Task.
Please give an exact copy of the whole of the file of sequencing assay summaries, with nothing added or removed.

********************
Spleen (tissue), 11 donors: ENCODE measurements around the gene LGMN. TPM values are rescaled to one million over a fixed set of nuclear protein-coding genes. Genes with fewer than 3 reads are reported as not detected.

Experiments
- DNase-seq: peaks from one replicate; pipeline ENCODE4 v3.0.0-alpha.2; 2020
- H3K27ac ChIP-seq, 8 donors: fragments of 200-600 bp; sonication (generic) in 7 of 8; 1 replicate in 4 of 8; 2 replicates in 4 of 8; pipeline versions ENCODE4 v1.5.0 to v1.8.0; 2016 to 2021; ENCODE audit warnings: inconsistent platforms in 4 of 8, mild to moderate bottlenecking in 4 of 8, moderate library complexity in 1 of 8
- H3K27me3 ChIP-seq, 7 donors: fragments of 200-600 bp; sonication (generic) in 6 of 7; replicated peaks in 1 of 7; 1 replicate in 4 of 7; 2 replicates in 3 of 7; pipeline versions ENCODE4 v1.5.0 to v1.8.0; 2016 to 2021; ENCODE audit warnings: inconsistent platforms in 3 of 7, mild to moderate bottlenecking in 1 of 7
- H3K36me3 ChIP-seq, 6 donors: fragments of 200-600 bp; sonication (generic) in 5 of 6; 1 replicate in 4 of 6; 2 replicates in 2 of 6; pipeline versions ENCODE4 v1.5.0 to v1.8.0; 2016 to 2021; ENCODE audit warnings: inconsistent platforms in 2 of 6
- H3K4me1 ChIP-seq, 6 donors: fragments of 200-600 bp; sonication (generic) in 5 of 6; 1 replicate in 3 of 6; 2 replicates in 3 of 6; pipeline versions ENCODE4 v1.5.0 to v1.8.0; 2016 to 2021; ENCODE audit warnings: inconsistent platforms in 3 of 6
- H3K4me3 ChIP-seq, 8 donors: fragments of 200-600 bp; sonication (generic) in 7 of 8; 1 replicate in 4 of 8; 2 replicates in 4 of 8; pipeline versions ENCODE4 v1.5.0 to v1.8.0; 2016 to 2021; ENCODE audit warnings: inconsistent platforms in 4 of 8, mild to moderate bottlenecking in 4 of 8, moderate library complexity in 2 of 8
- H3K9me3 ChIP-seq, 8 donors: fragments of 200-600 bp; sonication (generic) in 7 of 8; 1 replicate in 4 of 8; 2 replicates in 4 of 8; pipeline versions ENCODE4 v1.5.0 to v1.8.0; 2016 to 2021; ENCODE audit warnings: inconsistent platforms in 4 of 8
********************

Spleen (tissue), 11 donors: ENCODE measurements around the gene LGMN. TPM values are rescaled to one million over a fixed set of nuclear protein-coding genes. Genes with fewer than 3 reads are reported as not detected.

Experiments
- DNase-seq: peaks from one replicate; pipeline ENCODE4 v3.0.0-alpha.2; 2020
- H3K27ac ChIP-seq, 8 donors: fragments of 200-600 bp; sonication (generic) in 7 of 8; 1 replicate in 4 of 8; 2 replicates in 4 of 8; pipeline versions ENCODE4 v1.5.0 to v1.8.0; 2016 to 2021; ENCODE audit warnings: inconsistent platforms in 4 of 8, mild to moderate bottlenecking in 4 of 8, moderate library complexity in 1 of 8
- H3K27me3 ChIP-seq, 7 donors: fragments of 200-600 bp; sonication (generic) in 6 of 7; replicated peaks in 1 of 7; 1 replicate in 4 of 7; 2 replicates in 3 of 7; pipeline versions ENCODE4 v1.5.0 to v1.8.0; 2016 to 2021; ENCODE audit warnings: inconsistent platforms in 3 of 7, mild to moderate bottlenecking in 1 of 7
- H3K36me3 ChIP-seq, 6 donors: fragments of 200-600 bp; sonication (generic) in 5 of 6; 1 replicate in 4 of 6; 2 replicates in 2 of 6; pipeline versions ENCODE4 v1.5.0 to v1.8.0; 2016 to 2021; ENCODE audit warnings: inconsistent platforms in 2 of 6
- H3K4me1 ChIP-seq, 6 donors: fragments of 200-600 bp; sonication (generic) in 5 of 6; 1 replicate in 3 of 6; 2 replicates in 3 of 6; pipeline versions ENCODE4 v1.5.0 to v1.8.0; 2016 to 2021; ENCODE audit warnings: inconsistent platforms in 3 of 6
- H3K4me3 ChIP-seq, 8 donors: fragments of 200-600 bp; sonication (generic) in 7 of 8; 1 replicate in 4 of 8; 2 replicates in 4 of 8; pipeline versions ENCODE4 v1.5.0 to v1.8.0; 2016 to 2021; ENCODE audit warnings: inconsistent platforms in 4 of 8, mild to moderate bottlenecking in 4 of 8, moderate library complexity in 2 of 8
- H3K9me3 ChIP-seq, 8 donors: fragments of 200-600 bp; sonication (generic) in 7 of 8; 1 replicate in 4 of 8; 2 replicates in 4 of 8; pipeline versions ENCODE4 v1.5.0 to v1.8.0; 2016 to 2021; ENCODE audit warnings: inconsistent platforms in 4 of 8